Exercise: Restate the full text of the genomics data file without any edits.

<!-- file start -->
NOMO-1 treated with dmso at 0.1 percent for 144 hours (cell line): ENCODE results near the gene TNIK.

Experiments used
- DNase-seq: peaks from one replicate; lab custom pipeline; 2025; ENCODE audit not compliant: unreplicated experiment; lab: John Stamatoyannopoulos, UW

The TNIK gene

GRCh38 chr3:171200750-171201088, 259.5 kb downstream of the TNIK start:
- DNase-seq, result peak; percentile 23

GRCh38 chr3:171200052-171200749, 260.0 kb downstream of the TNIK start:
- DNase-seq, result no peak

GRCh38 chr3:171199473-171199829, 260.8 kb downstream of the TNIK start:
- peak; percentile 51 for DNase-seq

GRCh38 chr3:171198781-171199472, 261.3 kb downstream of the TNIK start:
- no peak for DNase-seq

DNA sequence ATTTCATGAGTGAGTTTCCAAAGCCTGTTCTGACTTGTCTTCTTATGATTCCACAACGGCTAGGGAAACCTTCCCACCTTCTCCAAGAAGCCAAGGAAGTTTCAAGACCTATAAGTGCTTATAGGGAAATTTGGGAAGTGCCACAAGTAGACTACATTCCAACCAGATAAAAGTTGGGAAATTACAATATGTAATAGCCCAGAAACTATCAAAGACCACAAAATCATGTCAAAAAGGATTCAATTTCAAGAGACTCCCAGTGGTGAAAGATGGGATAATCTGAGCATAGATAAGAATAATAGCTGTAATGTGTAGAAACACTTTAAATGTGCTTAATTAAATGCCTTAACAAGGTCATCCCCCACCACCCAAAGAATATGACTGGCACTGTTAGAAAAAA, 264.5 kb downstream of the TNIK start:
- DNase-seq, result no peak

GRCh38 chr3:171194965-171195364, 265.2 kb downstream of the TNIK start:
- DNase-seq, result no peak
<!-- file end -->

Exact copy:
NOMO-1 treated with dmso at 0.1 percent for 144 hours (cell line): ENCODE results near the gene TNIK.

Experiments used
- DNase-seq: peaks from one replicate; lab custom pipeline; 2025; ENCODE audit not compliant: unreplicated experiment; lab: John Stamatoyannopoulos, UW

The TNIK gene

GRCh38 chr3:171200750-171201088, 259.5 kb downstream of the TNIK start:
- DNase-seq, result peak; percentile 23

GRCh38 chr3:171200052-171200749, 260.0 kb downstream of the TNIK start:
- DNase-seq, result no peak

GRCh38 chr3:171199473-171199829, 260.8 kb downstream of the TNIK start:
- peak; percentile 51 for DNase-seq

GRCh38 chr3:171198781-171199472, 261.3 kb downstream of the TNIK start:
- no peak for DNase-seq

DNA sequence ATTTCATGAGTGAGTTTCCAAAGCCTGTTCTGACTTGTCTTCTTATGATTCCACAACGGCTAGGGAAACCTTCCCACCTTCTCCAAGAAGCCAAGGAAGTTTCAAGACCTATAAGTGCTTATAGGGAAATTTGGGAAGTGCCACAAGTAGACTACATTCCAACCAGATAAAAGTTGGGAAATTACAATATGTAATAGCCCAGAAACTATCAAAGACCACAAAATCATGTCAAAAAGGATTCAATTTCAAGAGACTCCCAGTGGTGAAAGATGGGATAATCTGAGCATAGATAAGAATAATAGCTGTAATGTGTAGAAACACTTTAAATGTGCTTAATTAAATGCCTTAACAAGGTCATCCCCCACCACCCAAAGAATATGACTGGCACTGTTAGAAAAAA, 264.5 kb downstream of the TNIK start:
- DNase-seq, result no peak

GRCh38 chr3:171194965-171195364, 265.2 kb downstream of the TNIK start:
- DNase-seq, result no peak